We were asked in our manifesto groups to produce a piece of work by adapting the Guernica painting by Picasso to represent our declaration of intentions within our Sustainability manifesto.
As a group we were able to come up with our concept by drawing a quick sketch of how we wanted the painting to turn out.
From this we gave each other different parts to complete and then bring it altogether at the end before it being presented to our peers and lecturers. Below is a progress photo, after painting part of the background and placing the different aspects on top. Looked really good and was coming together nicely.
This is our final piece displayed in the studio……
We wanted to highlight the destruction of the environment caused by over consumerism and the fat cats of consumerism. I think that we managed to show this well with our overall composition of the piece, aswell as taking inspiration from Picasso’s Guernica. The feed back that we received was positive, what I took from it was that maybe more emphasis was on the kind of rubbish that we are throwing out, making the viewer more aware to the types of things that they are throwing way willy nilly.
The photos above are the final pieces from others groups on the course. All of them I think are well thought-out and show the diversity that has come from being inspired from the original Guernica painting. I enjoyed this project, it was nice working with my hands to produce a piece along with working collaboratively with others, each of us contributing our individual skills.
This painting by Pablo Picasso named Guernica and is probably his most powerful political piece of work that has been created. The events that surrounded the Basque town of Guernica devastated by the bombing of the Nazi’s during the Spanish Civil War inspired Picasso to paint this picture. The bombing destroyed 3/4 of Guernica, it was a deliberate act of destruction toward the Spanish civilians to see how it effected moral. The destruction of Guernica was one of the catalysts for the 2nd world war, which erupted a couple of years later.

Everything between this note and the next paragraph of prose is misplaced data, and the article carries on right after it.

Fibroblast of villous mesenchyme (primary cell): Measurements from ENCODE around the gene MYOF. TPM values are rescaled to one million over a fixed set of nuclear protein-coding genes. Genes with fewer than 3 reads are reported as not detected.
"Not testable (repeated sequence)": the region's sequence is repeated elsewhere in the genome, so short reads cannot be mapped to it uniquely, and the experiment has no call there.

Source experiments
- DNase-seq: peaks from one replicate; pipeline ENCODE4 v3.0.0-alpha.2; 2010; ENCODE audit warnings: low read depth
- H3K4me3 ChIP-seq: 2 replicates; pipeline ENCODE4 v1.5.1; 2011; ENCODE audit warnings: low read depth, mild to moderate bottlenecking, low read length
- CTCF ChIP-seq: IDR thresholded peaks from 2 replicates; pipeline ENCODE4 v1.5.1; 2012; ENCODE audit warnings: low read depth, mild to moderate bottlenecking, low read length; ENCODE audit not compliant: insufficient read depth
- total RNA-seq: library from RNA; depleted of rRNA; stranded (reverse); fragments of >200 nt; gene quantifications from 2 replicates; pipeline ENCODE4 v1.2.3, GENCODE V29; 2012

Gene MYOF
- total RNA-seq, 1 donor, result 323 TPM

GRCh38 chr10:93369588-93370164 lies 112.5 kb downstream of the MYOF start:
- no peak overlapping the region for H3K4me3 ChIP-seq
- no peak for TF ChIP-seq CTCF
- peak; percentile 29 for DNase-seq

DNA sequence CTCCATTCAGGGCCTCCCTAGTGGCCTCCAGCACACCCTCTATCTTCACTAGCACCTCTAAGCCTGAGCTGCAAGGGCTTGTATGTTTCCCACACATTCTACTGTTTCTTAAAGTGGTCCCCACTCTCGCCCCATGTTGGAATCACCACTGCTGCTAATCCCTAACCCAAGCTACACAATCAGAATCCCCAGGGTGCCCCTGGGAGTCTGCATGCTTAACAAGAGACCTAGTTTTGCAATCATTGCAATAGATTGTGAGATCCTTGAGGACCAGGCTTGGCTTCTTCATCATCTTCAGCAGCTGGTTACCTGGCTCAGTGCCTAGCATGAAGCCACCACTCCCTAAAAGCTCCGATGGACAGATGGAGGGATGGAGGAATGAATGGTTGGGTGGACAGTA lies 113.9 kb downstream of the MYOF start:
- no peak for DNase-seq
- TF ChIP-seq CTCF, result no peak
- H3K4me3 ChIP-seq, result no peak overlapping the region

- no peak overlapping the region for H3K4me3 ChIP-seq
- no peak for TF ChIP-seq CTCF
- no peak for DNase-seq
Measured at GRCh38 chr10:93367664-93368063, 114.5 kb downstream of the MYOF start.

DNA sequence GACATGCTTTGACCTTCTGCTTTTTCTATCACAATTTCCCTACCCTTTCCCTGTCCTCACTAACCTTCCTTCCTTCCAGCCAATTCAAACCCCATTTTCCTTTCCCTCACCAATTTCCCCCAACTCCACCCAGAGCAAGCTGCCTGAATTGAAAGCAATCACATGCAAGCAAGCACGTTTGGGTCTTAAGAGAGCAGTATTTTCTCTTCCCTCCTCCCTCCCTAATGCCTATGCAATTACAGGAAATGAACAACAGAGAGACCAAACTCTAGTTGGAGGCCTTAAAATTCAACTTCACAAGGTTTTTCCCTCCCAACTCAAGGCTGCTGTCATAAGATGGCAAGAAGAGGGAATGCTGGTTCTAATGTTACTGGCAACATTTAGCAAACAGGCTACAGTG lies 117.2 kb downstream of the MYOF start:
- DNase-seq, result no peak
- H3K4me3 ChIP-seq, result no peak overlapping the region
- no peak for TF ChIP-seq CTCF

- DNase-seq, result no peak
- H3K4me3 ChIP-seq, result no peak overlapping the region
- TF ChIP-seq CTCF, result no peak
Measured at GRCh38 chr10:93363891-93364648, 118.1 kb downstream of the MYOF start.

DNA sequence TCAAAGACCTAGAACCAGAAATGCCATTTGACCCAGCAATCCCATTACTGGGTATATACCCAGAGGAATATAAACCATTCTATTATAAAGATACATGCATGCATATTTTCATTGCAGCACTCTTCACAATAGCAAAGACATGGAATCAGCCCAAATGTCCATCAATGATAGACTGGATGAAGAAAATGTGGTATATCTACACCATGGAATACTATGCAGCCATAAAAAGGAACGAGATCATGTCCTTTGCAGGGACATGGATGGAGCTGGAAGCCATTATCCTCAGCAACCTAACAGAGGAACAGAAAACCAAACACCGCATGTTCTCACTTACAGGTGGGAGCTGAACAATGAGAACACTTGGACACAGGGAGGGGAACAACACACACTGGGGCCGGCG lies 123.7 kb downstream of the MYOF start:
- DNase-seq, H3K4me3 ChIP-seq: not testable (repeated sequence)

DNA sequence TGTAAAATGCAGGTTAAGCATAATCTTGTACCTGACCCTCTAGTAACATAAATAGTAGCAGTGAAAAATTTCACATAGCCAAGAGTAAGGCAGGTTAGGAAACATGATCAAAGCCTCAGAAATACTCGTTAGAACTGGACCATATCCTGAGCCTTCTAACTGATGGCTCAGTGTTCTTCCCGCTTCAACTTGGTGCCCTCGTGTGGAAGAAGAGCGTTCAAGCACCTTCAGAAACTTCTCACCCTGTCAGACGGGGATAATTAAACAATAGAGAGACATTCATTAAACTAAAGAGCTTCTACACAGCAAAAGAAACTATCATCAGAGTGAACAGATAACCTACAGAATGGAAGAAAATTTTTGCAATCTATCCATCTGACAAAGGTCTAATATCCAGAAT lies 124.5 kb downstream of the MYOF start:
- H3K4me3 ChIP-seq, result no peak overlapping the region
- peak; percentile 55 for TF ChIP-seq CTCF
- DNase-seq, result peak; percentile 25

The painting was to be exhibited for Spanish pavilion at the World Fair, Parisian Exhibition which was held in the summer of 1937, and commissioned by the Spanish Republican government. It had some mixed reviews from its first exhibition and Hitler was opposed to any of his citizens to view it. However over the years it became a political symbol of War and was exhibited around the world for many years raising awareness for the Spanish hardship over the Civil War.
It offers a visual account of the impact and chaos that was inflicted on Guernica. With the many female figures throughout the painting showing death and pain, in particular the woman holding what seems to be her dead child on the left hand side of the painting. The poignant and chaotic depiction of the bombing is somewhat disturbing to myself. With the lack of colour, it is very morbid, as the narrative suggested that the it should be. With the predominant colour of black, perhaps representing death its self. There is a light at the top of the picture which possibly shows the moment of the explosions.
This piece of work by Picasso is a example of the power of art, particularly within the political arena. As shown below, its has been adapted for the Israeli war over the Gaza strip. It is highly reverent of its cultural significance, and the tragedy of modern war.
Below are a few adaptations that I found by an artist Ron English he states that Guernica is a modern template for himself. He translates the in comprehensive tragedy of Guernica into a cartoon narrative, and believes that it is more easily absorbed, as it is part of the human process to distance ourselves from overwhelming emotions.